Melatonin Is an Unlikely Antioxidant

June 24, 2019
Gunda Siska, PharmD

Gunda Siska, PharmD, has worked in various fields within the pharmaceutical industry as a licensed pharmacist for more than 20 years. She is currently a staff hospital pharmacist assisting nurses and doctors with drug prescribing, administration, and dispensing, as well as independently monitoring and dosing highly toxic and dangerous drugs. For 2 years, she was concurrently a consultant pharmacist for skilled nursing facilities and nursing homes. Dr. Siska is a member of the New Mexico Society of Health-System Pharmacists and the American Academy of Anti-Aging Medicine. Follow her on Twitter @GundaSiska

OTC Guide, June 2019, Volume 23, Issue 1

Recently, it was discovered that melatonin’s endocrine properties extend to the skin and hair.

Melatonin is known as a sleeping pill because it is released by the pineal gland in the brain and helps us fall asleep at night when it is dark. Melatonin is very connected with our circadian rhythm and the environment.

Recently, it was discovered that melatonin’s endocrine properties extend to the skin and hair. Could that be why animals shed their fur in the summer and grow thicker fur in the winter? Perhaps.

We do know for sure that there are melatonin receptors in the skin and hair follicles.1 Our skin makes the melatonin that is needed to keep our skin healthy and youthful. Taking melatonin orally does not have the same effect and therefore pharmacists may see a surgent of melatonin topical products.

Melatonin keeps our skin healthy and youthful by 2 major mechanisms. It has antioxidant effects that neutralizes the oxidative damage from the sun,2-4 and by stimulating growth receptors in the skin.1

The antioxidant effects of melatonin are so strong, they are thought to be strong and more potent than glutathione,2 vitamin C3, and vitamin E.4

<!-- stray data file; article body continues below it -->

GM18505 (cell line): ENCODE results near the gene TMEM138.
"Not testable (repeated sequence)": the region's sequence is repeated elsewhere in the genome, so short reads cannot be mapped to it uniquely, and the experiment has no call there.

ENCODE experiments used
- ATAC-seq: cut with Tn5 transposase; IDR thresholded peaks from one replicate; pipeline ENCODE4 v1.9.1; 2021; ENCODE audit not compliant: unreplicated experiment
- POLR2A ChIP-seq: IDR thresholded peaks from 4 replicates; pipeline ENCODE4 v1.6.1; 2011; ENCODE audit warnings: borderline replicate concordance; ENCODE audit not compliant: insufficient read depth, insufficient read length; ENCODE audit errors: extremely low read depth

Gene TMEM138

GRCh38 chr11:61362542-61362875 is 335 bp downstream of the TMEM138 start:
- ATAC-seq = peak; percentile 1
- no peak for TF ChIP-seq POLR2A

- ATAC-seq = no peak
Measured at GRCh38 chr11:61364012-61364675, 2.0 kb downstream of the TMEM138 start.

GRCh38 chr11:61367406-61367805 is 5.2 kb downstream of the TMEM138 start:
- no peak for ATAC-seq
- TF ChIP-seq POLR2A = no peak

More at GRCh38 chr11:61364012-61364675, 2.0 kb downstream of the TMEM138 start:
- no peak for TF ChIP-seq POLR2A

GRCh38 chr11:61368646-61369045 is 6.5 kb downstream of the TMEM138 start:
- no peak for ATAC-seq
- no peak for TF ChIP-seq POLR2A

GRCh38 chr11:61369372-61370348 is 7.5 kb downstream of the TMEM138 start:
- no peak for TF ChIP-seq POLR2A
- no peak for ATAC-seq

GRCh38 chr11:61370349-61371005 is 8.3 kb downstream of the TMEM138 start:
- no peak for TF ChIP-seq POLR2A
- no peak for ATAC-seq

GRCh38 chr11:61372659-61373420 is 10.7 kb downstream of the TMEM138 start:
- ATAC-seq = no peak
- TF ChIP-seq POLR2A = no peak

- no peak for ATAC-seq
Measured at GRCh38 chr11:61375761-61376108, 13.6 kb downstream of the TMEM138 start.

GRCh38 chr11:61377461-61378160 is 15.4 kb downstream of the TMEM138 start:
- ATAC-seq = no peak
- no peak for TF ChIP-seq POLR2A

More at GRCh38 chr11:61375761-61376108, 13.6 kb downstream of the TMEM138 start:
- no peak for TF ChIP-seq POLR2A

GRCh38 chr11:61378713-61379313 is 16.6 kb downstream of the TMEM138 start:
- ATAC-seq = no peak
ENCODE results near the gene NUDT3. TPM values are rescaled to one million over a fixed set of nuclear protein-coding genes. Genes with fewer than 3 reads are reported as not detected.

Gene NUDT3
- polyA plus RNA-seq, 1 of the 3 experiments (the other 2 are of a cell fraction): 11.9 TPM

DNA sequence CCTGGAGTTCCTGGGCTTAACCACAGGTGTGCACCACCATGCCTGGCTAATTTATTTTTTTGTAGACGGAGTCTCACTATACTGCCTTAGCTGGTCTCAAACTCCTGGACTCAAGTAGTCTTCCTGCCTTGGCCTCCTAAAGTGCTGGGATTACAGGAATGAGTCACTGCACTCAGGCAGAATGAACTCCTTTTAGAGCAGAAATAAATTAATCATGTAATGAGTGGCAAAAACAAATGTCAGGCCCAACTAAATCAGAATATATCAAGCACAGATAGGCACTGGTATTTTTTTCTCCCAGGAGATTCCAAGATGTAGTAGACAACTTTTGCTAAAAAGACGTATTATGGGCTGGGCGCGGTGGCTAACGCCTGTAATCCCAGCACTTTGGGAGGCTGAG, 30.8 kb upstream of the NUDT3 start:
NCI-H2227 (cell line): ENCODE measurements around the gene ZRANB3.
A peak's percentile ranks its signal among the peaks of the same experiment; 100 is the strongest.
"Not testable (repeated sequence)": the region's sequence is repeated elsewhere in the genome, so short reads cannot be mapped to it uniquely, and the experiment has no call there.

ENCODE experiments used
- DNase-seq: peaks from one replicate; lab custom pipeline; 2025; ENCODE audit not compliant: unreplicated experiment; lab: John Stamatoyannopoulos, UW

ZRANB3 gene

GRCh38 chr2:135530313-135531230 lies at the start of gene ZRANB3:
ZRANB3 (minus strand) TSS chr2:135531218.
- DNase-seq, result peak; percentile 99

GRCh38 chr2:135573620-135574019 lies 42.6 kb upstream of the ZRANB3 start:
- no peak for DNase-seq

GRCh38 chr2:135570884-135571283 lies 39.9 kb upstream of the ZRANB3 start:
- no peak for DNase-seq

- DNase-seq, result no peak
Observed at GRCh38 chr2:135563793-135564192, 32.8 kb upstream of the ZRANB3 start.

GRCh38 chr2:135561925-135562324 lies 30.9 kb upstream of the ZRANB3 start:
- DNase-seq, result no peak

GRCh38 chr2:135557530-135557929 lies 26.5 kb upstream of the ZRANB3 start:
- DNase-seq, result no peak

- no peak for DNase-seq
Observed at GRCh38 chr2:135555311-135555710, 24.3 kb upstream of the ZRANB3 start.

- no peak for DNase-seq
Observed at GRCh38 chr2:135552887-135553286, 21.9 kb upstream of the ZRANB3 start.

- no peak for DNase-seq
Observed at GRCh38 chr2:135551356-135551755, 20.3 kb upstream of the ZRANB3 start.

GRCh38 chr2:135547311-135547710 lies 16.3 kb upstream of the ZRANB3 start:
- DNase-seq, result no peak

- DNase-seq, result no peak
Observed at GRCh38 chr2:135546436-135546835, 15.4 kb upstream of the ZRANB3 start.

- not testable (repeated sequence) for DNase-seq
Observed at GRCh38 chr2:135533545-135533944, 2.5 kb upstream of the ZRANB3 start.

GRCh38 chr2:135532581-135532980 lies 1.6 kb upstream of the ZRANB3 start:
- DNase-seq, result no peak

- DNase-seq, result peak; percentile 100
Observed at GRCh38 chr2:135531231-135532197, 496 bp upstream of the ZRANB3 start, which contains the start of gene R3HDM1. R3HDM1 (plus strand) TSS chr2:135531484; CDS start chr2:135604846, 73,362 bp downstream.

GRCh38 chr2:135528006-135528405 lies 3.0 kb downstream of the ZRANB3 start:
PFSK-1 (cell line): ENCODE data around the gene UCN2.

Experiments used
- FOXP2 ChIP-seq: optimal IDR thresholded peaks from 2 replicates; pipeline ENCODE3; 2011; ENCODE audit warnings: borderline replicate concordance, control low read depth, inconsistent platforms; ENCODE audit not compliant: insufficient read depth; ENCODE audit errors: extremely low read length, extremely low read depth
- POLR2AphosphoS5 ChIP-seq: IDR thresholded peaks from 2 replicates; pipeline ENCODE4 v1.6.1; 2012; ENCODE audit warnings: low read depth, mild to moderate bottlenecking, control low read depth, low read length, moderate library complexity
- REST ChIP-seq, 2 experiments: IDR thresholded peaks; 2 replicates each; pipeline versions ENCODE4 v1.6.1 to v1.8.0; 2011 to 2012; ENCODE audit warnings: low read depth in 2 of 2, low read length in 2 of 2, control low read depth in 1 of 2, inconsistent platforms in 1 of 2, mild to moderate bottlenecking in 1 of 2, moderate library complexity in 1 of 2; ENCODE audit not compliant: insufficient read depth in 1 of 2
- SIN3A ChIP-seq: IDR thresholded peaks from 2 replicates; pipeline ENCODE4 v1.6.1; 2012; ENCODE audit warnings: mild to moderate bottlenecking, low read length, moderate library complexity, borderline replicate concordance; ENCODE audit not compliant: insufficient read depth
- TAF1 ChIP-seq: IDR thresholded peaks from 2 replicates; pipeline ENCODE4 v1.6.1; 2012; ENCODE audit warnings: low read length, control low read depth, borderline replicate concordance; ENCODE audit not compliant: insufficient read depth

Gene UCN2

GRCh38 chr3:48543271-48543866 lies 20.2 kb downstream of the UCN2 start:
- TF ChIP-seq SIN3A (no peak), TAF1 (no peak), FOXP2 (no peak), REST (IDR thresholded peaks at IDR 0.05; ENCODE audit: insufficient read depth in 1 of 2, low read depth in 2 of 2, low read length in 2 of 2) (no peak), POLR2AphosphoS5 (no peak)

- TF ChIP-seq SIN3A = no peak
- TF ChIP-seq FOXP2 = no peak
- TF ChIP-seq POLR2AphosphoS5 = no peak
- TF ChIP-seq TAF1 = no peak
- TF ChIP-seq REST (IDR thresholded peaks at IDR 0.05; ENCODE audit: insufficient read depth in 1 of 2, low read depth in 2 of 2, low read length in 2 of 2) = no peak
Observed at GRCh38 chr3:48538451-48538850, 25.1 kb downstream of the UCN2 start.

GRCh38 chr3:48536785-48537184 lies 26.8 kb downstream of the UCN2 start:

Melatonin is also being studied in other areas of health, such as neurodegenerative diseases, cancers, and antiaging.

For more pharmacist-recommended OTC products, visit OTCguide.net.

Gunda Siska, PharmD, is a staff hospital pharmacist assisting doctors and nurses with drug prescribing, administration, and dispensing, as well as independently monitoring and dosing highly toxic and dangerous drugs.

REFERENCES

  • Kleszczynski K, Fischer TW. Melatonin and human skin aging. Dermatoendocrinol. 2012;4(3):245-252. doi: 10.4161/derm.22344.
  • López-Burillo S1, Tan DX, Mayo JC, Sainz RM, Manchester LC, Reiter RJ. Melatonin, xanthurenic acid, resveratrol, EGCG, vitamin C and alpha-lipoic acid differentially reduce oxidative DNA damage induced by Fenton reagents: a study of their individual and synergistic actions. J Pineal Res. 2003;34(4):269-277.
  • Montilla-López P1, Muñoz-Agueda MC, Feijóo López M, Muñoz-Castañeda JR, Bujalance-Arenas I, Túnez-Fiñana I. Comparison of melatonin versus vitamin C on oxidative stress and antioxidant enzyme activity in Alzheimer’s disease induced by okadaic acid in neuroblastoma cells. Eur J Pharmacol. 2002;451(3):237-43.
  • Mayo JC, Tan DX, Sainz RM, Natarajan M, Lopez-Burillo S, Reiter RJ.. Protection against oxidative protein damage induced by metal-catalyzed reaction or alkylperoxyl radicals: comparative effects of melatonin and other antioxidants. Biochimica et Biophysica Acta (BBA) - General Subjects. 2003;1620(1-3):139-50.